Department of Law says efforts to recall Dunleavy 'legally insufficient'
Based on a legal review from the Alaska Department of Law, the Division of Elections on Monday denied certification to the group seeking to recall Gov. Mike Dunleavy.
Alaska Attorney General Kevin Clarkson’s legal opinion challenges the grounds submitted by the Recall Dunleavy campaign.
Those grounds the campaign alleges are Dunleavy:
- Violated Alaska law when he originally refused to appoint a judge to the Palmer Superior Court within 45 days of receiving nominations;
- Violated state law and the constitution and misused state funds by unlawfully and without proper disclosure, authorizing and allowing the use of state funds for partisan purposes;
- Ignored separation of power by using line-item veto to attack the judiciary and preclude the legislature from upholding its constitutional health, education and welfare responsibilities;
- Acted incompetently by mistakenly vetoing $18 million more than he told the legislature in official communication. Uncorrected, the state could lose $40 million in federal Medicaid funds.
Clarkson said in a prepared statement:
“[In] order to meet the ground for neglect of duty, which is the only legally pertinent ground here, applicants must show an inability, willful neglect, or outright illegal intent on the part of the elected official. They must also show that this inability or intent is directly related to carrying out the substantive duties of the office. Mere procedural or technical failures are not enough. The violation must be substantial in order to qualify. Moreover, applicants must show that the elected official was personally responsible. Elected officials cannot be recalled for the acts of subordinates of which they were not aware and did not specifically authorize. The recall application failed to make these showings. The grounds of incompetence and lack of fitness, as a matter of law, were not applicable here.”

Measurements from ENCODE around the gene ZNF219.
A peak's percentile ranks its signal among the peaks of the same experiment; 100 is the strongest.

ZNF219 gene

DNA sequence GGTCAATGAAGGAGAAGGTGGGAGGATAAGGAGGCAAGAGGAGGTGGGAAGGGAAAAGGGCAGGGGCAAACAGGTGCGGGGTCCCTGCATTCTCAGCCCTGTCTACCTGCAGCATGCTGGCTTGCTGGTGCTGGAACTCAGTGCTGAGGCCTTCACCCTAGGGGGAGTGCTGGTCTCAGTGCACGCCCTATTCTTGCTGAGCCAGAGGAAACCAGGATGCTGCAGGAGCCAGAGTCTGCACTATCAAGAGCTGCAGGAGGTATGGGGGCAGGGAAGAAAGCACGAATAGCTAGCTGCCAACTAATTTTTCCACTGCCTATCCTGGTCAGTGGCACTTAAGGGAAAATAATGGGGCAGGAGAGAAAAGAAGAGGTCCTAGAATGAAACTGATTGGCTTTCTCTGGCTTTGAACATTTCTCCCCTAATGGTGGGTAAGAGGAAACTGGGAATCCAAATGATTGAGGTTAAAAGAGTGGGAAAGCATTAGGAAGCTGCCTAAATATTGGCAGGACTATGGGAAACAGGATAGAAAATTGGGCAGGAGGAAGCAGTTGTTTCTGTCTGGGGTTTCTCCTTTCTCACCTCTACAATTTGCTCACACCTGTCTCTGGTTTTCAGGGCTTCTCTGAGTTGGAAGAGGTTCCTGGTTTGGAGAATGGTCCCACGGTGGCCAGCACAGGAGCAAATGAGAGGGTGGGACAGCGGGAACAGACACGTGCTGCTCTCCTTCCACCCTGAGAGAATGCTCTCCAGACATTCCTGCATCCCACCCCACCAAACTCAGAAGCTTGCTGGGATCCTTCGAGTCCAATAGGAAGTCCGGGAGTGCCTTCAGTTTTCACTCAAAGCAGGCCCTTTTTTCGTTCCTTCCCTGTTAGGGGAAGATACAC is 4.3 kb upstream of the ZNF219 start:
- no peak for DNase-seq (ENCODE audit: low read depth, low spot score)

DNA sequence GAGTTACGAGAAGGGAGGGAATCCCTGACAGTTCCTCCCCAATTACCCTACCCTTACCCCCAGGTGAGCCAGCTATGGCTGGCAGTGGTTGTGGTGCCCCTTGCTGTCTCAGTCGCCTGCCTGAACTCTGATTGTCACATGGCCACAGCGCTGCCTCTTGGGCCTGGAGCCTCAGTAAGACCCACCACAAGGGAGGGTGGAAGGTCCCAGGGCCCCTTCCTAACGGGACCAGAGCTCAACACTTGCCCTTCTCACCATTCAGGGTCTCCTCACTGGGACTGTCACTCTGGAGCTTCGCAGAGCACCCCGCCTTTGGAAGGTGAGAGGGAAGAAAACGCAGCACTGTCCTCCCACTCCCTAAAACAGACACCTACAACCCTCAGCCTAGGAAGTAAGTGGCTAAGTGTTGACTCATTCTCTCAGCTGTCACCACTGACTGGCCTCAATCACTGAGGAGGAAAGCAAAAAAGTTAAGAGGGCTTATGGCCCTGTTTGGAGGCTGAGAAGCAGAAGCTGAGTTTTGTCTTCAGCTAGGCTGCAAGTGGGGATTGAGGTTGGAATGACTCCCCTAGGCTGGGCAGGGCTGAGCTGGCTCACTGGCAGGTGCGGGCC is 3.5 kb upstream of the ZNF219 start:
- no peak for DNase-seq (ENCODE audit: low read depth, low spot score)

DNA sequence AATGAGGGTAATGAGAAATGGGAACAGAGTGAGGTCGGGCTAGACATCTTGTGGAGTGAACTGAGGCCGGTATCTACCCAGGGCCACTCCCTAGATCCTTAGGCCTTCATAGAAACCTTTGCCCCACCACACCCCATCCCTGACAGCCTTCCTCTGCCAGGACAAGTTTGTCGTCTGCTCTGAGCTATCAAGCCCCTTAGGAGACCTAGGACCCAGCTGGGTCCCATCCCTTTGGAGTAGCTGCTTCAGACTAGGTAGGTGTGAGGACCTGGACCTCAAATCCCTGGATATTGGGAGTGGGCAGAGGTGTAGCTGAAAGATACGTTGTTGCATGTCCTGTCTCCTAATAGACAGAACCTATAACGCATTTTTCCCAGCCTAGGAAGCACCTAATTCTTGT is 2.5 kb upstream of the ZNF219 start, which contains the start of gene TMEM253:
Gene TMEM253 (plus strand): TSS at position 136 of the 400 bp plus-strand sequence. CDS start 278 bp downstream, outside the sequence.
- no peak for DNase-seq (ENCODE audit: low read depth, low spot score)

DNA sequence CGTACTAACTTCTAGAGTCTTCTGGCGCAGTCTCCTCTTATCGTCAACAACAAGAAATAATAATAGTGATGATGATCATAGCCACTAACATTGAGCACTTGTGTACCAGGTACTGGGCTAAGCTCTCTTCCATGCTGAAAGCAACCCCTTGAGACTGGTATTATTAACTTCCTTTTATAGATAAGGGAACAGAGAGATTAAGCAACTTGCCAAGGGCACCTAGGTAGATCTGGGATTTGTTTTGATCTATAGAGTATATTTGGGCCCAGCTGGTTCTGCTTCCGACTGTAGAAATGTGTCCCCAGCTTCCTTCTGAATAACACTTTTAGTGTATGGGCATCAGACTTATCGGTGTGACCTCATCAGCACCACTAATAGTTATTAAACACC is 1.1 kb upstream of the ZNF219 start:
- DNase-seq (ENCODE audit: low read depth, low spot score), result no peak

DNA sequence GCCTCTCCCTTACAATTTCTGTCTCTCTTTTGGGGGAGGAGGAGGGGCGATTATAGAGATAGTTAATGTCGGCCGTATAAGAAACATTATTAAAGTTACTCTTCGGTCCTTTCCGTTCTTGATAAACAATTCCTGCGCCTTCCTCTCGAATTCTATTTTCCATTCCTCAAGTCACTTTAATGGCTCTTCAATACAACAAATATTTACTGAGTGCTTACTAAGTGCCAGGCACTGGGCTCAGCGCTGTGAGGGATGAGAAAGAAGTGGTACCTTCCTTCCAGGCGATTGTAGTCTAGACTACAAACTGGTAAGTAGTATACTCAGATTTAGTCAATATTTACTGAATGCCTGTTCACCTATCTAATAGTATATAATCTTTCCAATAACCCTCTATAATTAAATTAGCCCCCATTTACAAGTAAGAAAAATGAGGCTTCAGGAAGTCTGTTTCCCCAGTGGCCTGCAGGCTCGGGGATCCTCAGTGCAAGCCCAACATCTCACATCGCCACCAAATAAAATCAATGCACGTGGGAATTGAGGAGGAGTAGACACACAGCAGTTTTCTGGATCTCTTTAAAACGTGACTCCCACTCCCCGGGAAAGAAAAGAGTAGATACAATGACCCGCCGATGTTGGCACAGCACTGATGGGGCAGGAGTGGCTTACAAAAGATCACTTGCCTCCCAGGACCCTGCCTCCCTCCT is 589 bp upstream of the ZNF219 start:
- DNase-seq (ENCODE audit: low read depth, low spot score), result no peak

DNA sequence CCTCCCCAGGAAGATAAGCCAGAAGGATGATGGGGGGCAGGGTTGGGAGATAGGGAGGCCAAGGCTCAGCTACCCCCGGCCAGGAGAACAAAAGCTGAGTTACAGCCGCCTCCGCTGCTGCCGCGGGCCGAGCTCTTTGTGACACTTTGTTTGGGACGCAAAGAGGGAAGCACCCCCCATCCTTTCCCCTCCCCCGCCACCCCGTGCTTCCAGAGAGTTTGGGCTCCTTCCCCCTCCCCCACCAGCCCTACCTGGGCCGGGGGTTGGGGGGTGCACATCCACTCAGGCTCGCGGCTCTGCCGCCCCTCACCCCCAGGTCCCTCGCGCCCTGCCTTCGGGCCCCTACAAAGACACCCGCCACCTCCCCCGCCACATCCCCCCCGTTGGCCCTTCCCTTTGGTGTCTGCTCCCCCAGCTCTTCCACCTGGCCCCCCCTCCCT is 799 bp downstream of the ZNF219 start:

Monday afternoon, the governor reacted to the announcement.
"Today’s opinion by the Attorney General appears to be well reasoned. As I have always said, the allegations by the recall group are not legitimate reasons to overturn the outcome of the statewide election held barely a year ago," Dunleavy stated in an emailed statement. "My administration will continue governing the state as we have since the election in a manner that is consistent with the fundamentals of good government. My priorities continue to be making Alaska safer for all Alaskans, growing the economy and enacting a solution to the state’s budget deficit."
Earnest recall efforts got underway Aug. 1 with statewide signature gathering beginning early that morning in Juneau outside a downtown gift shop.
The group needed to collect 28,501 valid registered voter signatures; one month later submitted more than 49,000 to the Alaska Division of Elections.
The Division of Elections, said there were “sufficient qualifying signatures and the technical requirements of the recall statutes were met.”
Dunleavy’s supporters countered the signature collection efforts saying he had only been in office eight months and he deserved time to let his priorities play out.
Once the recall supporters submitted their legal grounds and signatures to the state, the debate got quiet for several weeks.
But the recall campaign made news at the Alaska Federation of Natives convention last month when Cook Inlet Region Inc.’s President and Chief Executive Sophie Minich spoke out, saying:
“Upon facing our concerns about this governor’s administration and actions, we asked ourselves important questions: Is it appropriate to stand by quietly while this administration took actions that weakened us as a state?”
The group will challenge the decision, according to the group's campaign manager.
“Without question, the recall application submitted to the Division of Elections meets the standard under Alaska law. This rejection is without basis, and we will now turn to the courts for a remedy. We do so with confidence that we will receive fair treatment and we will prevail,” said Jahna Lindemuth, counsel to Recall Dunleavy, in a prepared statement. “Alaskans should expect a prompt resolution of this dispute. The recall will continue forward.”
Editor's note: This story originally stated the Department of Law denied the certification. It has been edited to clarify the process of the application denial.
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